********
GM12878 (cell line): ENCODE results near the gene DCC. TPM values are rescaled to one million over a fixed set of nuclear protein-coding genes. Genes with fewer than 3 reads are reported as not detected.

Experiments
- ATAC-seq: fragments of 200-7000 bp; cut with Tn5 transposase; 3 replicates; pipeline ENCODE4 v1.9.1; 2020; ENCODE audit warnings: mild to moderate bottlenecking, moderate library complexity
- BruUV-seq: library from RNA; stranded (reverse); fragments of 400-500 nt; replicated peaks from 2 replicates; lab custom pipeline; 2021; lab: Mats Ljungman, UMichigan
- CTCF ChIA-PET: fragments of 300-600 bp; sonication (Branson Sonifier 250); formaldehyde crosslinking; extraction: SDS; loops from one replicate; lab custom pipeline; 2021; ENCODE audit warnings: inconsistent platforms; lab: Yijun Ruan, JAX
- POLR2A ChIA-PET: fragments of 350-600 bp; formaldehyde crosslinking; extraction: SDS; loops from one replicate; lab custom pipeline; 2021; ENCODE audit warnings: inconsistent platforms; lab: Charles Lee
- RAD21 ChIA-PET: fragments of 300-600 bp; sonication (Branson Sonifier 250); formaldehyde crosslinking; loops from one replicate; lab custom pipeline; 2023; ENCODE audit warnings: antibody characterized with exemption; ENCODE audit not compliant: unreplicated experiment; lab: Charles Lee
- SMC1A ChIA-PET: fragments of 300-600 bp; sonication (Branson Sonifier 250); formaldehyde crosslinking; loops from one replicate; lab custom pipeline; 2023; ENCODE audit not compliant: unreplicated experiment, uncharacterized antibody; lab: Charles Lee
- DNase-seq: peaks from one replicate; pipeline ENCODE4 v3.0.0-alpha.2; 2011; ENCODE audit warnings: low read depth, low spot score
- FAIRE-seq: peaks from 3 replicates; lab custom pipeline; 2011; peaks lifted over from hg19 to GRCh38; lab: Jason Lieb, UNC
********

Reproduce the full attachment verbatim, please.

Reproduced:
GM12878 (cell line): ENCODE results near the gene DCC. TPM values are rescaled to one million over a fixed set of nuclear protein-coding genes. Genes with fewer than 3 reads are reported as not detected.

Experiments
- ATAC-seq: fragments of 200-7000 bp; cut with Tn5 transposase; 3 replicates; pipeline ENCODE4 v1.9.1; 2020; ENCODE audit warnings: mild to moderate bottlenecking, moderate library complexity
- BruUV-seq: library from RNA; stranded (reverse); fragments of 400-500 nt; replicated peaks from 2 replicates; lab custom pipeline; 2021; lab: Mats Ljungman, UMichigan
- CTCF ChIA-PET: fragments of 300-600 bp; sonication (Branson Sonifier 250); formaldehyde crosslinking; extraction: SDS; loops from one replicate; lab custom pipeline; 2021; ENCODE audit warnings: inconsistent platforms; lab: Yijun Ruan, JAX
- POLR2A ChIA-PET: fragments of 350-600 bp; formaldehyde crosslinking; extraction: SDS; loops from one replicate; lab custom pipeline; 2021; ENCODE audit warnings: inconsistent platforms; lab: Charles Lee
- RAD21 ChIA-PET: fragments of 300-600 bp; sonication (Branson Sonifier 250); formaldehyde crosslinking; loops from one replicate; lab custom pipeline; 2023; ENCODE audit warnings: antibody characterized with exemption; ENCODE audit not compliant: unreplicated experiment; lab: Charles Lee
- SMC1A ChIA-PET: fragments of 300-600 bp; sonication (Branson Sonifier 250); formaldehyde crosslinking; loops from one replicate; lab custom pipeline; 2023; ENCODE audit not compliant: unreplicated experiment, uncharacterized antibody; lab: Charles Lee
- DNase-seq: peaks from one replicate; pipeline ENCODE4 v3.0.0-alpha.2; 2011; ENCODE audit warnings: low read depth, low spot score
- FAIRE-seq: peaks from 3 replicates; lab custom pipeline; 2011; peaks lifted over from hg19 to GRCh38; lab: Jason Lieb, UNC